Transforming Jet-Hot by Viewing the Organization as a System
Guest post by John Hunter.
Jet-Hot‘s story provides an example of applying Deming’s work to transform a real enterprise. Gordon McGilton and Dennis Sergent share evidence from their experience that will help others transform their enterprises by focusing on their system and aim. Jet-Hot was undergoing bankruptcy, with all the problems that entails. They used Deming’s ideas to turn around a company being crushed in the marketplace to one delighting their customers.
Jet-Hot integrates Deming’s system view with their own management or operating system. They have made this diagram the central way they operate as a system with common aim and purpose. They use this innovation in their Jet-Hot system and organize all their work with profound knowledge around their business operating system. Jet-Hot has also developed and implemented an application of technology – an operations support system to support their practice and their enterprise throughout their system. They have made this view and diagram actionable and practicable.
Instead of doing what most companies do, which is buy software which is designed based on the thought of a software developer about how some generic company might operate and then having to figure out how do I make my company make the software look good we took a different approach.
We developed an application that allowed us to populate software in a way we ran our company. We took the systems diagram, process flow diagrams, Failure-Mode-Effects-Analysis, control charts. All of the things that are recommended that we do, that is the business operating system for our company. Everything else is subservient to that.
So the accounting system doesn’t run the company. The ERP system does not run the company. A systems diagram, of systems, subsystems, processes, FMEAs, control charts run our company.
This is a very important lesson. So many companies contort their processes to serve their software instead of creating a system where the software supports their continual improvement culture.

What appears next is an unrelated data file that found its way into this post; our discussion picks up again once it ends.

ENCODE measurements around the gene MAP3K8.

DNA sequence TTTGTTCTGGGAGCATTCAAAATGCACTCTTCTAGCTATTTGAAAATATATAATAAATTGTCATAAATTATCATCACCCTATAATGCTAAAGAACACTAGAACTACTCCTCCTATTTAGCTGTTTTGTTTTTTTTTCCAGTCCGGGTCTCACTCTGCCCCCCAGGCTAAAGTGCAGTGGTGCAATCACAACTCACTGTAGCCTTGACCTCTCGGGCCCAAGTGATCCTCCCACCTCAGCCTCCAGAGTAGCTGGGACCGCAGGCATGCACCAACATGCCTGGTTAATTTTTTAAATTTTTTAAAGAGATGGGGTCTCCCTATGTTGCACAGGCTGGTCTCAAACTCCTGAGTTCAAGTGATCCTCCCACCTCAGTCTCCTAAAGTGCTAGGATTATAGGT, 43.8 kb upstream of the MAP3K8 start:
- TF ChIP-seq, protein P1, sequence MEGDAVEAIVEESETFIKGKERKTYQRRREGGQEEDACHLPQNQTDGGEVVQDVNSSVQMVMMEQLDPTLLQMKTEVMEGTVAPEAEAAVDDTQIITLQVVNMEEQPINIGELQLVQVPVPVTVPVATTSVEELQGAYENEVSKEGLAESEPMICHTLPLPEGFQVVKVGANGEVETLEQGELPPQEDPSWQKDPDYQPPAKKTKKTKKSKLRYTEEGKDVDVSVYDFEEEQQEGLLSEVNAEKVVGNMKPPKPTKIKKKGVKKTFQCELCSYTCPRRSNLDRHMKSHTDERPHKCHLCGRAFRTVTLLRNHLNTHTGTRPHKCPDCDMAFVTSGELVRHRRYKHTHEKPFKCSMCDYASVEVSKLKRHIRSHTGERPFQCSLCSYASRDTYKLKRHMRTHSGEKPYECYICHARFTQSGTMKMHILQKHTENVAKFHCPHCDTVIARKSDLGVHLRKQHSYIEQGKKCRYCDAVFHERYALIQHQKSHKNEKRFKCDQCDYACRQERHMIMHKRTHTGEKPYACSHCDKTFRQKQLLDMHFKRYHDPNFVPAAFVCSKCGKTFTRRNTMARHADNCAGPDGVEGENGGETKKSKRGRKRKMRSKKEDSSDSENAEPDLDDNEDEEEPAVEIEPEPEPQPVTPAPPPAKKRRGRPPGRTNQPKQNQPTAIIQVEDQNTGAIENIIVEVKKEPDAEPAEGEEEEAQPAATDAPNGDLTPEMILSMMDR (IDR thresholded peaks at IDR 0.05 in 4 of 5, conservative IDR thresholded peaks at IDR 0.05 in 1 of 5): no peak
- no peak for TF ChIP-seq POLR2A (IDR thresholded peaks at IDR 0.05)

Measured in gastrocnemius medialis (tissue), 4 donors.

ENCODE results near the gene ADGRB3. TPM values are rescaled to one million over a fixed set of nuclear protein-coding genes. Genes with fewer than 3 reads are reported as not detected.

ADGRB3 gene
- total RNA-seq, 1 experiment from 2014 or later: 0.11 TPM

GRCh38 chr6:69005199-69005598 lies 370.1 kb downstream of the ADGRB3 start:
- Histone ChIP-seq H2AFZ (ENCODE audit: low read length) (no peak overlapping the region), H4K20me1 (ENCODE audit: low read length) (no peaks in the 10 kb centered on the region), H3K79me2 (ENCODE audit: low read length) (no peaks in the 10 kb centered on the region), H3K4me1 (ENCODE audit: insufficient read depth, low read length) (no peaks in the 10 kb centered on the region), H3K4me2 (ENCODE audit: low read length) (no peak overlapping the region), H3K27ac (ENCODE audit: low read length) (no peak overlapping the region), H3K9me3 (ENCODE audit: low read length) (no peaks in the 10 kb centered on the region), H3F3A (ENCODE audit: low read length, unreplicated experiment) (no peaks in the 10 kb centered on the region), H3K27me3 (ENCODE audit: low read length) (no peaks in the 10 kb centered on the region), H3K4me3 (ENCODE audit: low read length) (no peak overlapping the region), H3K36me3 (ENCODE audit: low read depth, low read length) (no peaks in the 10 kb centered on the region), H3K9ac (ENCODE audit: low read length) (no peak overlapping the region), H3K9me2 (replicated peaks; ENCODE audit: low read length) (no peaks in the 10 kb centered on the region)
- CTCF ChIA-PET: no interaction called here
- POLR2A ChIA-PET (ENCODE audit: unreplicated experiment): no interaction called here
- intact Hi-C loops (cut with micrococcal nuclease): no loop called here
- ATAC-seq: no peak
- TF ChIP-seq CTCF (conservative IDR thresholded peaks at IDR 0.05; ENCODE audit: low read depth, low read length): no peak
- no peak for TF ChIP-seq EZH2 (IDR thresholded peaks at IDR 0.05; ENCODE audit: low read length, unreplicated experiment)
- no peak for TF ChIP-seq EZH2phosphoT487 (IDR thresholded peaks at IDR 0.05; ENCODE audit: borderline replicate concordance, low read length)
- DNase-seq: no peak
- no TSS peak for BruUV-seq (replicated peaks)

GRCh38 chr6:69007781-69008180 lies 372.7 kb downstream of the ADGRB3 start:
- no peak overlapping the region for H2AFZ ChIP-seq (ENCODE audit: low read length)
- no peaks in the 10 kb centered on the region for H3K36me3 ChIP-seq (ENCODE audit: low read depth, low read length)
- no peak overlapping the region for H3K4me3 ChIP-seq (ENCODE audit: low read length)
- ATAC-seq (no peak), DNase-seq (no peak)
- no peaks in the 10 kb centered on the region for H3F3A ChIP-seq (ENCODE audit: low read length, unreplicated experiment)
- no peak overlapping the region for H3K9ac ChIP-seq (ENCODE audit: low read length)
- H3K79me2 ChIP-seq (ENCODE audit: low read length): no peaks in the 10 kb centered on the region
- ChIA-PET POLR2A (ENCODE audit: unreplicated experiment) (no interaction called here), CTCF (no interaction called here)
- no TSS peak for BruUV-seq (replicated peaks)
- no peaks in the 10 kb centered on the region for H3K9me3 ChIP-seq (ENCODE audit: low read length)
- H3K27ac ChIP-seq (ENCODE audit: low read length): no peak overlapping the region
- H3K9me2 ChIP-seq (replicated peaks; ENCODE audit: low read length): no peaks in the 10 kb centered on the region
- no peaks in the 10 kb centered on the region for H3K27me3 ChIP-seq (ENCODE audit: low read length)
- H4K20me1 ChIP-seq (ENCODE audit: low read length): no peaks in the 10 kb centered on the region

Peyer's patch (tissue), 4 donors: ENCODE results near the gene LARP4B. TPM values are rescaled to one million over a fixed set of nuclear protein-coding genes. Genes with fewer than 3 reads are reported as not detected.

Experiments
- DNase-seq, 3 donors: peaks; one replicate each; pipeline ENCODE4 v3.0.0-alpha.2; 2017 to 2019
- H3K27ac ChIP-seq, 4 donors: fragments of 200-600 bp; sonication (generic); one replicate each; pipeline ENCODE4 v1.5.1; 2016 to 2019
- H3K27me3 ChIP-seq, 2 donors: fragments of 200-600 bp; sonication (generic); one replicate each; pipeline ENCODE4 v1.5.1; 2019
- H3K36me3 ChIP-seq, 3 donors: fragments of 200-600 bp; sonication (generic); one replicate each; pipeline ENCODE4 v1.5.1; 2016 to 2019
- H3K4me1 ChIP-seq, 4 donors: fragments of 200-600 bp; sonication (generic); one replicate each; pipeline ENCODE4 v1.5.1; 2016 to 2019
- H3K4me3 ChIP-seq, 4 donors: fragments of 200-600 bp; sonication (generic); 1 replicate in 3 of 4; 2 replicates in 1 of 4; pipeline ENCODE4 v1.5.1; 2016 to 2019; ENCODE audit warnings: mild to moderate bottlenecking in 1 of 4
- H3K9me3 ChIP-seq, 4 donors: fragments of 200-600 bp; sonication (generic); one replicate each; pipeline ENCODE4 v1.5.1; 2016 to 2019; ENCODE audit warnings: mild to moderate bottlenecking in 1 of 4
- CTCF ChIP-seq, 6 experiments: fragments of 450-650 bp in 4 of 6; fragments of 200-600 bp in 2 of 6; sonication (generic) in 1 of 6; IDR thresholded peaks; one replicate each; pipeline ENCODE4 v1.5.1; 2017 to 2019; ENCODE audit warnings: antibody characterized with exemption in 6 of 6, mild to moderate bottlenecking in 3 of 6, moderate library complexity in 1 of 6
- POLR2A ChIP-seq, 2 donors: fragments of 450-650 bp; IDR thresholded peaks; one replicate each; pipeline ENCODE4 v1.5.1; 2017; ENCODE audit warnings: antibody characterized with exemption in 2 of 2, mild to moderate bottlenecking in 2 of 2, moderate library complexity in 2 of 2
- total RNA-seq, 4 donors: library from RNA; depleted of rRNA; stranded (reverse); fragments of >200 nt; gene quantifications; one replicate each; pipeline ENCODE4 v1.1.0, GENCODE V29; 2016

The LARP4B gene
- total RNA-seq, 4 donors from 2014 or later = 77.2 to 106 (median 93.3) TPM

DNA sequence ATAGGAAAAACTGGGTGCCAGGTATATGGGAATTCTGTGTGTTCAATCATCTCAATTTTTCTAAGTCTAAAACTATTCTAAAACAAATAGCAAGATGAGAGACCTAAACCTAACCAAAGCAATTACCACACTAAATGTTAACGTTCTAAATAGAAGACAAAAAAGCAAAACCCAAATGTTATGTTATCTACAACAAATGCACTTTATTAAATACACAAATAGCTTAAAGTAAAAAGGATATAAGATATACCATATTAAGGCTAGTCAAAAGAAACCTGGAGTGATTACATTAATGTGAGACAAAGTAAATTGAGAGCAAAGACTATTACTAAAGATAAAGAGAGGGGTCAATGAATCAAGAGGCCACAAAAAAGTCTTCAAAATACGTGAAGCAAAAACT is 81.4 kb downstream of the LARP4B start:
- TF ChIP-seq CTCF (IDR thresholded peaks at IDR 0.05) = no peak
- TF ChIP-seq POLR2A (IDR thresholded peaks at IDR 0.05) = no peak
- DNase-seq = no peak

Permanent employees of Jet-Hot get 80 hours of training on the Deming management system and how it is integrated into all the work at Jet-Hot. Even temporary and contract employees all get some training on the management system at Jet-Hot and how they fit into that system.
James (one of the Jet-Hot employees) in a question and answer session:
In this system you have to learn just as much as you work.
This captures a key element of a continual improvement culture. Organizations adopting a Deming management system need to emphasis continual learning, experimentation and a never ending commitment to learn how to improve. Too often learning is not given the priority it needs to be in order to successfully apply Deming’s ideas.
James discusses how Jet-Hot emphasizes providing training to give people the opportunity to succeed. This is also where organizations often fall short. It isn’t enough to give people freedom (though that is necessary) you need to provide employees the opportunity (which includes knowledge) to succeed.
We don’t write job descriptions. We don’t write specifications for people. We bring people in and find out what it is they like to do and what they’re good at and we make a job out of it.
This is a bit more extreme statement of how I have long advocated for how we should manage. What is done by the members of a team should adjust as the people on the team change and as those people evolve and learn. When you hire someone to replace someone else I think it is rare that the best form of what each person does should remain the same with the new person doing exactly what the person who left did. Yet most organizations act as though this is the way things should work.